Charles K. Marful
Director of Canada’s Talent Team–Assurance, EY
MY GREATEST STRENGTH
I think my greatest strength is my ability to align business priorities and talent management goals. Being able to envision how strategy influences behavior and vice versa has enabled me to work with many people from different disciplines to develop programs and processes to resolve business challenges in areas such as talent development, mergers and acquisitions, inclusiveness, compensation, and change management. My global insights and experience have also been very useful on global projects.
Professor Henry Mintzberg and the late Kweku Hutchful (former University of Ghana management lecturer) have each inspired me. Both were very knowledgeable, insightful, and practical. They were able to reduce complex ideas to very simple ones. They were also able to see things that matter but are often ignored. And they did all this in the most humble way.
They motivated me to open my eyes and look at things differently, and develop solutions that draw from many perspectives without using a lens that minimizes things based on popular viewpoints. A lot of my professional accomplishments have been influenced by what I learned from them.
HOW I MOTIVATE OTHERS
I try to return the encouragement and support that I have received—and continue to receive—from many leaders throughout my career. I appreciate and value everyone I work with. They make the decision each day to come to work and contribute, and I am privileged that they give me the opportunity to work with them. I try to get to know each person, and what is of value to them both at work and outside work. Once I know what is of value to them, I try to help them achieve their goals through the work we do together.
OUR GREATEST CHALLENGE
African Canadian youth (this may also be relevant in the U.S.) often lack a full comprehension of the opportunities available to them. Many people aren’t exposed to opportunities. Some are not aware of opportunities in a way that resonates with them, while others may see the opportunities, but don’t find them viable or realistic. And still others don’t have the confidence to even see the opportunities. Being able to envision opportunity can help focus a child, and that focus can generate self-discipline and help him or her avoid distractions.
Being very deliberate about how to help a child achieve the outcomes they’re striving for is equally important. Someone has to be in charge of helping the child—not the school, community, or any institution, but someone at home. Without family support, it is tough to navigate the system. We need to work with parents to address this issue first.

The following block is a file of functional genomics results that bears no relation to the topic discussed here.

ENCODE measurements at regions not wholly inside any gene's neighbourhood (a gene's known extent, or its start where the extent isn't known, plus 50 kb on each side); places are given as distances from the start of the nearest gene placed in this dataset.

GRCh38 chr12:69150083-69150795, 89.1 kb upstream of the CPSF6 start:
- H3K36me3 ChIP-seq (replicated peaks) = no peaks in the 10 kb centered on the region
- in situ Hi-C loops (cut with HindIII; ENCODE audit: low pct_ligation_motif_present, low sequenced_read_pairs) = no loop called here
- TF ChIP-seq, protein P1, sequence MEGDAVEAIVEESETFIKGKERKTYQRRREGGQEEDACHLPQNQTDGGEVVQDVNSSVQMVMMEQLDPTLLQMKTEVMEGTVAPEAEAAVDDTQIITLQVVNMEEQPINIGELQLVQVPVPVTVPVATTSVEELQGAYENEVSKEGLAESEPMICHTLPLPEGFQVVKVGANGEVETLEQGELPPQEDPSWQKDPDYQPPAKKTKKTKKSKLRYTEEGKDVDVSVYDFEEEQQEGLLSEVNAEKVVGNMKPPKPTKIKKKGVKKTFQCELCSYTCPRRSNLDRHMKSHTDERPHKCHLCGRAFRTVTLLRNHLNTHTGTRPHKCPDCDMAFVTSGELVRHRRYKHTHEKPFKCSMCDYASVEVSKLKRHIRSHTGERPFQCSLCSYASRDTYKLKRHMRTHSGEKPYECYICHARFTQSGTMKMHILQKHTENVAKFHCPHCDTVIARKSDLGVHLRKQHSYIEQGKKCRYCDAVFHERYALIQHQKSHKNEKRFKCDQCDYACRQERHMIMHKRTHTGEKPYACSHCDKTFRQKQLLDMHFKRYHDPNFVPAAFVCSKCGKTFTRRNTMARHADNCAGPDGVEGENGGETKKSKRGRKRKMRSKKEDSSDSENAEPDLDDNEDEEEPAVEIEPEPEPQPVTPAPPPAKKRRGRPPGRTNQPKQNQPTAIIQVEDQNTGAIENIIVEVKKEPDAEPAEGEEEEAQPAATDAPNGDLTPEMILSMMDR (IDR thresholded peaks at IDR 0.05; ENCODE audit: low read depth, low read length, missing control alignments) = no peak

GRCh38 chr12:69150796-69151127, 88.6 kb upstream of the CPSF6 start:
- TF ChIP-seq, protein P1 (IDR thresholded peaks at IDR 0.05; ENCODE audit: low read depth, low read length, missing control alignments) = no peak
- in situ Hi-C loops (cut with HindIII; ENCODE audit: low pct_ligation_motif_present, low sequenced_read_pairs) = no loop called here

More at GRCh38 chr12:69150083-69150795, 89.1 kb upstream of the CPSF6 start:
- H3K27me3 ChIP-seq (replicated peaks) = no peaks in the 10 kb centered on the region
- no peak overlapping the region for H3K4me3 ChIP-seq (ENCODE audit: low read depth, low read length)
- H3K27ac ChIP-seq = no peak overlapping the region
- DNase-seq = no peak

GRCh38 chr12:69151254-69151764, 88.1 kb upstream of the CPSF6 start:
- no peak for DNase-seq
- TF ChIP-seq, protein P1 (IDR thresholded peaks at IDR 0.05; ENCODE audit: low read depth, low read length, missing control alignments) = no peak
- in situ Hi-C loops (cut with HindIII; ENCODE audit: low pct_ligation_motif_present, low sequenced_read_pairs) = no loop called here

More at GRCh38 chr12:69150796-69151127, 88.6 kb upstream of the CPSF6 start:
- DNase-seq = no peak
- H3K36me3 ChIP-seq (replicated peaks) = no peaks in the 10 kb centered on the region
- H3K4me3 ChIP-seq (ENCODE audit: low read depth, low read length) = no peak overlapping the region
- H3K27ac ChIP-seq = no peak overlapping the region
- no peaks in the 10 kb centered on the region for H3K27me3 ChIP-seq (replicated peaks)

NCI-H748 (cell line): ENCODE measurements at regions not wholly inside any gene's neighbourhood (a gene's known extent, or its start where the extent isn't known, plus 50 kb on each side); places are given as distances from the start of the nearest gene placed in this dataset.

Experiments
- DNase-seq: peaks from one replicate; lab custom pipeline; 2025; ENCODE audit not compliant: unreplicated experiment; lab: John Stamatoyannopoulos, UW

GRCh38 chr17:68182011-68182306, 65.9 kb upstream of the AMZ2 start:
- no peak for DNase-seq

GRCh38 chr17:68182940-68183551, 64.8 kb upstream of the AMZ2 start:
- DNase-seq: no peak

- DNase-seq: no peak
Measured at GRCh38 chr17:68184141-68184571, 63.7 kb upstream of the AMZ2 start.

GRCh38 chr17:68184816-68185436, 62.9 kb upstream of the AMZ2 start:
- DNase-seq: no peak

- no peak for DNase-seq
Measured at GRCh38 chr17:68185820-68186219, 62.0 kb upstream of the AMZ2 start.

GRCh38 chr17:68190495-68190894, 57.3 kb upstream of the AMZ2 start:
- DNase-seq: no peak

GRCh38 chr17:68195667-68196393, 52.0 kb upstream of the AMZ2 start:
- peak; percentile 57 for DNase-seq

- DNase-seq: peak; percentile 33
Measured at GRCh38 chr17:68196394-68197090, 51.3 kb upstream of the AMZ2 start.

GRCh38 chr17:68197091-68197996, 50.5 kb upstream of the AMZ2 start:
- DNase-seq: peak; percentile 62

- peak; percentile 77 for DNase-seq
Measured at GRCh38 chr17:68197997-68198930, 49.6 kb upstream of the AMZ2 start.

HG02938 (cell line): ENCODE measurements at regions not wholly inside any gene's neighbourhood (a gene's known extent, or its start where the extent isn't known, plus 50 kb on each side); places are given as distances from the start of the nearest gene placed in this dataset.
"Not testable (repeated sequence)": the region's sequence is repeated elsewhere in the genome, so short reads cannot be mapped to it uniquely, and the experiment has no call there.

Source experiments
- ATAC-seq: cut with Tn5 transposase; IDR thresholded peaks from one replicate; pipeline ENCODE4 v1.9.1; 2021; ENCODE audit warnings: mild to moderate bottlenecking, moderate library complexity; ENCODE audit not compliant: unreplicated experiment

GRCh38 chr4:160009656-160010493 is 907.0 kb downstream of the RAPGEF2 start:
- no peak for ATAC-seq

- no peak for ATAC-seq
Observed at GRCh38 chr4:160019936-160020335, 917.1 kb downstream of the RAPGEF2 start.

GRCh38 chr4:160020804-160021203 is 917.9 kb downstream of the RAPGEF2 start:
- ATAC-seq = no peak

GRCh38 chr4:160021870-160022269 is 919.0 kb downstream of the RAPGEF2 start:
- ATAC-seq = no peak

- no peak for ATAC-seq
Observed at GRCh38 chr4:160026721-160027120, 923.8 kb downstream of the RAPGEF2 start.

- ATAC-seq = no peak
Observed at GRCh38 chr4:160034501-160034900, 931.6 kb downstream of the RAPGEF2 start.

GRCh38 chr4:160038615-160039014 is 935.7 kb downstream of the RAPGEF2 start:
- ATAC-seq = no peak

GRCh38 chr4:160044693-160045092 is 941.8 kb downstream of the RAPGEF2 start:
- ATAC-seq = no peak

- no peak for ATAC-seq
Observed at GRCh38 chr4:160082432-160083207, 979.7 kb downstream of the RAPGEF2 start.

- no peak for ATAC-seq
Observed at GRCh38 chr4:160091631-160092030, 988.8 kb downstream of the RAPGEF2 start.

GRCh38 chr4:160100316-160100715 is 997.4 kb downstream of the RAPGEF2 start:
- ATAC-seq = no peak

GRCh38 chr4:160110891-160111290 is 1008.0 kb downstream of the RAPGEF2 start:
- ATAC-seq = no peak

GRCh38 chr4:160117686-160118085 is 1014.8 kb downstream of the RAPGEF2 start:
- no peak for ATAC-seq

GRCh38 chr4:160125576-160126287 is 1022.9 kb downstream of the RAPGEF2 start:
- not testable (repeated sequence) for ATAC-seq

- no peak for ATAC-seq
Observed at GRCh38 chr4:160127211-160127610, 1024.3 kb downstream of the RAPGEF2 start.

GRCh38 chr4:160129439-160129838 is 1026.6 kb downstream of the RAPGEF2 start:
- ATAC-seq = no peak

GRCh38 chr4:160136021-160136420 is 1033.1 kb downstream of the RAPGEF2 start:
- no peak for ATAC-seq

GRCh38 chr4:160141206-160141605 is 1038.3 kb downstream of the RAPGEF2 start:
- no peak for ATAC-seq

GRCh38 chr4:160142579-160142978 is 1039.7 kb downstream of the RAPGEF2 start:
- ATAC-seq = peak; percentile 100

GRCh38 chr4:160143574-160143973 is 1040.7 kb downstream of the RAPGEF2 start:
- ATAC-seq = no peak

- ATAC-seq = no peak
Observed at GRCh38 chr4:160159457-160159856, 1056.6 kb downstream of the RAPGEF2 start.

Working with the BBPA (Black Business and Professionals Association), our firm has supported a leadership program for African Canadian high school students for several years, and I have always participated in that. I speak at churches about career and education issues that concern young people. I counsel many college and high school students, and their parents, on a regular basis. And I participate in many community panel discussions on education and career issues.
One of the most important lessons I’ve learned is to consider what I have been asked to do as a privilege, and to do the best job I can. I try to get other people’s input and advice in resolving issues. Most people are willing to assist when asked. And including their advice usually results in better solutions.
I spend time with family, read, and go to church.
It’s important for me to align my work with my values, passions, and interests. I can adapt without changing my core values. Also, shedding unproductive habits, old attitudes, or ineffective ways of doing things is as important as keeping true to my core values.
Dare to dream. Envision how you can contribute and serve. Obtain all the technical and professional skills relevant to your career. A champion or mentor is always helpful. Your credibility will surpass your skills. Your spouse will influence your career far more than you might imagine. Paying attention to the last three is as important as the first two.